Brundah Mint Bush Fencing Project

  • Fencing is in place to protect the threatened Brundah Mint Bush (Grenfell Form) 
  • A previously presumed extinct colour variant has since returned 
  • Cuttings have been secured for future propagation 


The issue 

Prostanthera ovalifolia or Brundah Mint Bush (Grenfell Form), is quickly disappearing. Once a prominent species around Grenfell and the Weddin Mountains area, the Brundah Mint Bush is under threat from predation and ground degradation by feral goats and rabbits that frequent the Brundah Hills area. This particular form has never been found elsewhere, making efforts to save this species even more imperative. 

The Prostanthera ovalifolia Grenfell Form has smaller leaves and larger flowers in comparison to its coastal form. The flowers vary in colour with pale pinks and burgundies, various purples and blues, whites and grey tones. Colour variations were decreasing in the area, with mainly purples and the occasional pink found when this project began. 

The solution 

As part of Central West Local Land Services Sustainable Agriculture and Environment Small Grants Incentive Program, funds were allocated to improve the management of pests and weeds in the Weddin Shire. This included constructing a fence to protect a remnant stand of Brundah Mint Bush from feral goats and rabbits. Other deliverables were to raise awareness in the community on the plight of threatened native species and to educate on how to manage weeds in tree lines through workshops and media. 

The construction of the fence was carried out by Dennis Simpson, a volunteer at the Weddin Community Native Nursery, with many materials donated by local businesses. The Nursery also undertook to increase the propagation of the Brundah Mint Bush in the interest of preserving this local species for future generations.  

The Weddin Community Native Nursery held a workshop with 46 attendees titled ‘Plants That Matter – Protecting Native Plants and Eradicating Weeds in the Weddin Shire’. The workshop included three well-received speakers. A particular highlight of the workshop was watching Noel Cartwright’s film on native flora and fauna found across the Weddin Shire and the need to protect our local species. Take-home booklets were provided to all attendees on how to identify and manage weeds within fenced tree lines.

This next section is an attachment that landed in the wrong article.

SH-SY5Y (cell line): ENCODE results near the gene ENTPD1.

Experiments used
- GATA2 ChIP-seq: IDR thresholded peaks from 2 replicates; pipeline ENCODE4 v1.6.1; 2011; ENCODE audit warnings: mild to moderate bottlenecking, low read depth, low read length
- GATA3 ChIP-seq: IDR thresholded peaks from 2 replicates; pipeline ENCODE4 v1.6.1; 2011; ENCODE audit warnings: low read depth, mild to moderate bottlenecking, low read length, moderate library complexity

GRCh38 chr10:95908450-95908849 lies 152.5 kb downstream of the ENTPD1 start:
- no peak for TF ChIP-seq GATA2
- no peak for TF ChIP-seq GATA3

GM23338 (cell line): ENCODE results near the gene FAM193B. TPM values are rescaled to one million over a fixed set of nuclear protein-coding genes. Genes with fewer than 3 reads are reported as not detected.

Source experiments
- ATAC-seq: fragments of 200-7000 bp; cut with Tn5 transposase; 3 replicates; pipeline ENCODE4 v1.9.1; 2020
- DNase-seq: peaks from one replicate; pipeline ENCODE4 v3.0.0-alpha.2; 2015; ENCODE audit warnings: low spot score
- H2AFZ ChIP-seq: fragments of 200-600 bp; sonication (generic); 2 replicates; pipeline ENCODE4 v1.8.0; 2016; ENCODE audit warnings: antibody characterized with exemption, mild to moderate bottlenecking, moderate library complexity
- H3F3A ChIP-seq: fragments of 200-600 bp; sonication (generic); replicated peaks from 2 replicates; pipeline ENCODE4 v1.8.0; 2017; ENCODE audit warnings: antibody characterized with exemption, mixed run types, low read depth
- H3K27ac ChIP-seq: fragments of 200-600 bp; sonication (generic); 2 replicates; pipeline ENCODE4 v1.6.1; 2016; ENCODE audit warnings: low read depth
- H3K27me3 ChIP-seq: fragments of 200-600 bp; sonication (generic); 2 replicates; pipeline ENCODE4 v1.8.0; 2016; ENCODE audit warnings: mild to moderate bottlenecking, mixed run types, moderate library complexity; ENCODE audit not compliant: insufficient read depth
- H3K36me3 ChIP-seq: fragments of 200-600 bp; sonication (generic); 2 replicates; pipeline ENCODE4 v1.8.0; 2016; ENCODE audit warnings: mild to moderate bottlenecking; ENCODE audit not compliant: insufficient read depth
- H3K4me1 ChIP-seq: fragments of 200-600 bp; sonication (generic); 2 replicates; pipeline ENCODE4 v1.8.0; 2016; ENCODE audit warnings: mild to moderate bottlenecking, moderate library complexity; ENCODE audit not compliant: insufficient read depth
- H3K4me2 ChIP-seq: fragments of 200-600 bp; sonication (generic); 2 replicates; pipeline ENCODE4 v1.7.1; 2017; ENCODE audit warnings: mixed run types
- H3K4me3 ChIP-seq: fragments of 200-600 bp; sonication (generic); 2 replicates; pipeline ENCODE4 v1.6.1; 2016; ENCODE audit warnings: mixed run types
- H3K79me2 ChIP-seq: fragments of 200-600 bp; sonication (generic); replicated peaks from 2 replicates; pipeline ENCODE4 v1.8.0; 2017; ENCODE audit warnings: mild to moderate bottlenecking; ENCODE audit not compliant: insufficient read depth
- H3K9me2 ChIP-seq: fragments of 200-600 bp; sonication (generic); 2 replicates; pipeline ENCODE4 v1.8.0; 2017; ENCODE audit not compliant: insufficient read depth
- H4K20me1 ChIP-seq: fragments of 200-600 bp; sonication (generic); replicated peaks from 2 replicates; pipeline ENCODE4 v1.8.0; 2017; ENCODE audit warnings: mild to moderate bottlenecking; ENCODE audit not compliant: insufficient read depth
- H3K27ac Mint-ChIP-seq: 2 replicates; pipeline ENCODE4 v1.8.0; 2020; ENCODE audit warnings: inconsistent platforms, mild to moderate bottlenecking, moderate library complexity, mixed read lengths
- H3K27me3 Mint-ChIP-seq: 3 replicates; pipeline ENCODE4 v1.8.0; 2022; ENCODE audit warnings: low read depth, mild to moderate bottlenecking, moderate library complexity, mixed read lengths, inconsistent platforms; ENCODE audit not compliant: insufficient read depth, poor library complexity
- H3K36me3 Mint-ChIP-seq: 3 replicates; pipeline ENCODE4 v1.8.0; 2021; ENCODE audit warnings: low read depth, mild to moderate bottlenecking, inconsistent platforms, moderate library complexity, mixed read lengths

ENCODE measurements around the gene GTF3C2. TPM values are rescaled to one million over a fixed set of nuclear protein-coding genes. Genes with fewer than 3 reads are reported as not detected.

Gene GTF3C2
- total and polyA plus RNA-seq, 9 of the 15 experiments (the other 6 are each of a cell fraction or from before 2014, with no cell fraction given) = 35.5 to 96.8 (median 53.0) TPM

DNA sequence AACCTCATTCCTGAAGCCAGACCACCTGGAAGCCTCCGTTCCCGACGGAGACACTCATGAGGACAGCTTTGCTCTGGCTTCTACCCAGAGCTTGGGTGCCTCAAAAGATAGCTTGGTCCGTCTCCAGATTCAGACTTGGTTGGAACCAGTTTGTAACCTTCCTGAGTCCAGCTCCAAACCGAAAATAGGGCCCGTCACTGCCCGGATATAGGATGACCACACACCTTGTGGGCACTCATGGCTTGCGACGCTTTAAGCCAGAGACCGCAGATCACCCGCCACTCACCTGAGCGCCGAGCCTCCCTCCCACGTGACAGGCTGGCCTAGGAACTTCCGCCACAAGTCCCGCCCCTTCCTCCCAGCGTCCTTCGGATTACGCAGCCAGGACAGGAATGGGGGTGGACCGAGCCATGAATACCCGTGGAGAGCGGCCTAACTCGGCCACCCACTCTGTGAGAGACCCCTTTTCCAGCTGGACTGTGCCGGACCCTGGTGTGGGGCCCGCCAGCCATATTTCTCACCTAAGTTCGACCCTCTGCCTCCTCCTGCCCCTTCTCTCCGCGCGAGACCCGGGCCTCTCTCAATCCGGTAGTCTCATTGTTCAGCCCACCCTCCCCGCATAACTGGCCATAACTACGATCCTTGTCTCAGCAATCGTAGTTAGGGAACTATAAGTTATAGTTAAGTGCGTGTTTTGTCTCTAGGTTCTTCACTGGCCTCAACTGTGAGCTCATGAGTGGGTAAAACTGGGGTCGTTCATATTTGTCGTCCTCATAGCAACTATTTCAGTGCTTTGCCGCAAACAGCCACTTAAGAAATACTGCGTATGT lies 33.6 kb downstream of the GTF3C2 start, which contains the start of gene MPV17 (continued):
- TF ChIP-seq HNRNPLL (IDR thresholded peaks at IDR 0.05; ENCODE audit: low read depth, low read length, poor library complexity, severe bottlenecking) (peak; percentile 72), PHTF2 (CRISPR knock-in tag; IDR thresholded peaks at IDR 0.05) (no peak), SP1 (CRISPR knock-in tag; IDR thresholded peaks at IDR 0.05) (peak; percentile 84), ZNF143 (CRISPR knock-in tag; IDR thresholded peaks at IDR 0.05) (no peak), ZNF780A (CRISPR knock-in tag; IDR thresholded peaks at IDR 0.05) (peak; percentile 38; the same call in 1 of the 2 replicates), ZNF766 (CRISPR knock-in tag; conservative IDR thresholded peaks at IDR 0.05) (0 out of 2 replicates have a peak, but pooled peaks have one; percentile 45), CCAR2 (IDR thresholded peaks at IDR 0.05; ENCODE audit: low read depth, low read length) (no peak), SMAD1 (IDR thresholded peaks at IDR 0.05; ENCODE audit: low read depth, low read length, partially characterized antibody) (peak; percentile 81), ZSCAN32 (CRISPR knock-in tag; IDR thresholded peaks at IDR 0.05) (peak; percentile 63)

The impact 

With the goat proof fence in place, the various colours of Brundah Mint Bush are starting to return with a recent discovery of a smoky grey variant, previously thought to be extinct. The remaining mint bushes have flourished under the protection of the fence and cuttings can be regularly taken to increase propagation efforts. Other native understory is also benefitting from the fence, meaning the creation of a strong diverse ecosystem.  

There’s still a long way to go with only one small area holding the bulk of the last wild stand of Brundah Mint Bush, but efforts will continue. With ongoing plantings in the region through nursery sales and a strong supply of cuttings for future propagation, the danger of extinction has lessened.